Monday in Holy Week 2019
When Jesus came closer and could see Jerusalem, he cried and said:
It is too bad that today your people don’t know what will bring them peace! Now it is hidden from them. Jerusalem, the time will come when your enemies will build walls around you to attack you. Armies will surround you and close in on you from every side. They will level you to the ground and kill your people. Not one stone in your buildings will be left on top of another. This will happen because you did not see that God had come to save you.
When Jesus entered the temple, he started chasing out the people who were selling things. He told them, “The Scriptures say, ‘My house should be a place of worship.’ But you have made it a place where robbers hide!”
• Luke 19:41-46
The way I’ve heard people talk about Jesus’ act of cleansing the temple is largely inaccurate and misses the point. This was not the day Jesus lost control. This was not about his anger. What he did was not an explosion of rage. Emotions were no doubt involved, but we are not to read this merely as an act of righteous personal indignation, acted out when the final straw had been added.
What Jesus did in the Temple in Holy Week was a prophetic action, a symbolic gesture — attention-getting in its violence, to be sure — and not a mere, spur of the moment expression of utter exasperation at the commercialization of the Temple grounds.
No, Jesus is pronouncing judgment on the whole Temple enterprise.
As Tom Wright explains:
The Temple had become the focal point of the national ideology. As in Isaiah’s day, it stood in the public imagination for the unshakeable promise of Israel’s God to keep Israel safe, come what may. Israel had to face the challenge that unless the promise was met with faith and obedience it would count for nothing, and indeed worse than nothing; it would turn into a curse. If you’re in covenant with the holy God, disobedience doesn’t simply prevent blessings, bringing you back, as it were, to square one. It calls down the judgment that a sorrowful God will pour out on his people when they reject him and his purposes.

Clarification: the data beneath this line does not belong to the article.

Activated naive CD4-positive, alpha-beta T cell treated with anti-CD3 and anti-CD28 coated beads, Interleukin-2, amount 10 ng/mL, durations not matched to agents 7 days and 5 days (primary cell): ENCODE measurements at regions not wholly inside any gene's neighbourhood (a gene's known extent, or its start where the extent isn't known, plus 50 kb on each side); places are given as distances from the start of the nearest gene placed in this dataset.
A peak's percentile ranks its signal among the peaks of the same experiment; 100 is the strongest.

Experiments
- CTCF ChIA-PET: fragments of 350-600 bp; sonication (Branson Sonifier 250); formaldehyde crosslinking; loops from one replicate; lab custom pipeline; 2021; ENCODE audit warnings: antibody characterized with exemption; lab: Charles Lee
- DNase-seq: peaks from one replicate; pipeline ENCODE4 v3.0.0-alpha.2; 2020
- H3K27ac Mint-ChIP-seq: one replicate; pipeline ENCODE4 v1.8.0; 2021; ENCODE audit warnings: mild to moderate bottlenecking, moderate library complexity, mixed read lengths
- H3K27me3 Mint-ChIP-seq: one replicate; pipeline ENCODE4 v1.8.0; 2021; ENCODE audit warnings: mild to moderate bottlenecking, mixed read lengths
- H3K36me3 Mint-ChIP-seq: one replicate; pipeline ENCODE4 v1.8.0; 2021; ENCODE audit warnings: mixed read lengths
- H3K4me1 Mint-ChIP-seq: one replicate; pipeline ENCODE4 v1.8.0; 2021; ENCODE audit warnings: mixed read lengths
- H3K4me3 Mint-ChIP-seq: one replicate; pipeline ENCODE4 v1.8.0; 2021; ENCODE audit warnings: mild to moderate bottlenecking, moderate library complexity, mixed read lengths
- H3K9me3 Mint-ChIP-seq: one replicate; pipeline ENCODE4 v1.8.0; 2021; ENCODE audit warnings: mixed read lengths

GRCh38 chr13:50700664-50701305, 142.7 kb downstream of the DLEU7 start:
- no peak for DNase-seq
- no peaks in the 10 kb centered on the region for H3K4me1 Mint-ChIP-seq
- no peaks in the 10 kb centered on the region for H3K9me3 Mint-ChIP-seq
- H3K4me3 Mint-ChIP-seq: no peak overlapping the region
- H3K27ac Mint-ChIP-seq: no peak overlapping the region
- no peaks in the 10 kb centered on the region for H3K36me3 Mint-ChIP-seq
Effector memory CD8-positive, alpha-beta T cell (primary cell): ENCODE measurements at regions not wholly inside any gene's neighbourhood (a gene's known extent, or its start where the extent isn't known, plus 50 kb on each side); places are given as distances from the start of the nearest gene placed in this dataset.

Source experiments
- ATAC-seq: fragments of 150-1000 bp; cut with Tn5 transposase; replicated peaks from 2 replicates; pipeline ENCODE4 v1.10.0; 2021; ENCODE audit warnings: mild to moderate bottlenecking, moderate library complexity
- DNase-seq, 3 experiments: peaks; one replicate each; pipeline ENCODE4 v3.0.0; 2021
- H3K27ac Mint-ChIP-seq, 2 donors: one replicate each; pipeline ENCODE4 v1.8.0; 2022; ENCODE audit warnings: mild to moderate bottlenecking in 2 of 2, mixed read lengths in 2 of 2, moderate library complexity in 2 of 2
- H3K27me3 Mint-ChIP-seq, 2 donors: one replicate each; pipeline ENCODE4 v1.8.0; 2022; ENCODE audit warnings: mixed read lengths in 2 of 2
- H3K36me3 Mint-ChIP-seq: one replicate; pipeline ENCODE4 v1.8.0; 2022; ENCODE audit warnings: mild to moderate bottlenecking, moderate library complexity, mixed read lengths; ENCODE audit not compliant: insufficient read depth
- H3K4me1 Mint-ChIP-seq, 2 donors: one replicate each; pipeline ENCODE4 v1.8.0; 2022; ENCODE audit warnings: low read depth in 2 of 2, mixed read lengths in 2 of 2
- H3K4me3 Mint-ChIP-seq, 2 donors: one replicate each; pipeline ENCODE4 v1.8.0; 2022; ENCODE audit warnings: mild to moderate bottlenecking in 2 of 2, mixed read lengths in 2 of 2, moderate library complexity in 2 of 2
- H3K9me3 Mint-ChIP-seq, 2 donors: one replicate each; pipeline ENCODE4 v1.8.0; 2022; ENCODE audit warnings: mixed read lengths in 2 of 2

You might think their history of having lost Temple, land, kingdom, and nation, and never having ever fully recovered from that might have created a sense of humility and openness to something new God could do in their midst. However, the fact that Jesus had to undertake this action shows that they were still placing their trust in the Temple as the presence, approval, and protection of God amongst them.
The Temple is a theme that reoccurs throughout this Holy Week as Jesus goes straight into the heart of his people’s religious life and presents himself as God’s promised One — the true incarnation of God — who came to truly restore them from exile and inaugurate God’s rule in their lives.
The dreadful alternative, should they reject his gracious offer of peace, is portrayed at the commencement of this Holy Week through Jesus’ striking prophetic action.